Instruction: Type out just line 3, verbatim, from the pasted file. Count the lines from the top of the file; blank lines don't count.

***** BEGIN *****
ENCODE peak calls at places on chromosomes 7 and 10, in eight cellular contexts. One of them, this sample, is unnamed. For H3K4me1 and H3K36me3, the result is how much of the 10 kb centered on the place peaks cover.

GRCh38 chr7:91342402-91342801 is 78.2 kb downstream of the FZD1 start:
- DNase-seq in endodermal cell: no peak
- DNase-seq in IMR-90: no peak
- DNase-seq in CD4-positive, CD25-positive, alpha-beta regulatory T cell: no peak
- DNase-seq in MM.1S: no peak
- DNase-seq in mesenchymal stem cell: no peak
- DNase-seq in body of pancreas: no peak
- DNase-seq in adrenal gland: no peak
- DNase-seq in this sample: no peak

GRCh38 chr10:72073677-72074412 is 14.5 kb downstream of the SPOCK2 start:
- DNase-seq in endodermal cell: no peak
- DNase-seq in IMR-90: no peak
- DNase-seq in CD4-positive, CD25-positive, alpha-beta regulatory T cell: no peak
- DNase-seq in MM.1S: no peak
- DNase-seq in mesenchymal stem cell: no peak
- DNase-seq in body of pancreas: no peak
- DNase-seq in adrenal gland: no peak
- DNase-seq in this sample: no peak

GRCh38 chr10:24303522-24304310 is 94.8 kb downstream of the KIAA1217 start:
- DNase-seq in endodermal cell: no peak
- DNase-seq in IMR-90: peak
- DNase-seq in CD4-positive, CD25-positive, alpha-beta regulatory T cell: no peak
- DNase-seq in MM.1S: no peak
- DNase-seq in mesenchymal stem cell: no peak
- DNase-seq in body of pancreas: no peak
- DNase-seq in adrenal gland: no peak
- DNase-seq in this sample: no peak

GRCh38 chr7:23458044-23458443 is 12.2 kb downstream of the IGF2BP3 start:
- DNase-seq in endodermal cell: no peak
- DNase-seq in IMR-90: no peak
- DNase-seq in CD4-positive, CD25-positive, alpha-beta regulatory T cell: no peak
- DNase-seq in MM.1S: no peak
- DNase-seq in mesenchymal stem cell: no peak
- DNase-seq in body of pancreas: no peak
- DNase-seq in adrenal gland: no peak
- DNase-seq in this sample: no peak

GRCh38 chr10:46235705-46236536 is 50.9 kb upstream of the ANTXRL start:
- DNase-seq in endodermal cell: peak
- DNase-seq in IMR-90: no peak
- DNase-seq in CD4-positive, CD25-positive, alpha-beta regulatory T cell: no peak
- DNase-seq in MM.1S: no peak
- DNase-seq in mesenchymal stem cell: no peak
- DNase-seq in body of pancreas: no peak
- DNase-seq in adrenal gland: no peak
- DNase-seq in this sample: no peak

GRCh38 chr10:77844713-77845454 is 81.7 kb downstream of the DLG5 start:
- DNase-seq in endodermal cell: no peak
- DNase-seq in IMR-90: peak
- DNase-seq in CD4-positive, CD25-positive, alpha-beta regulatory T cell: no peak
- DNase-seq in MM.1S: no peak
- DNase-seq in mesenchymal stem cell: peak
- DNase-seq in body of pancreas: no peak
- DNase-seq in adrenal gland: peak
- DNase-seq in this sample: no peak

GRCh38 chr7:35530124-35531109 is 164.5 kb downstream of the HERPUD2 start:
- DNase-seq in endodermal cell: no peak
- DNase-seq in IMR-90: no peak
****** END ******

- DNase-seq in endodermal cell: no peak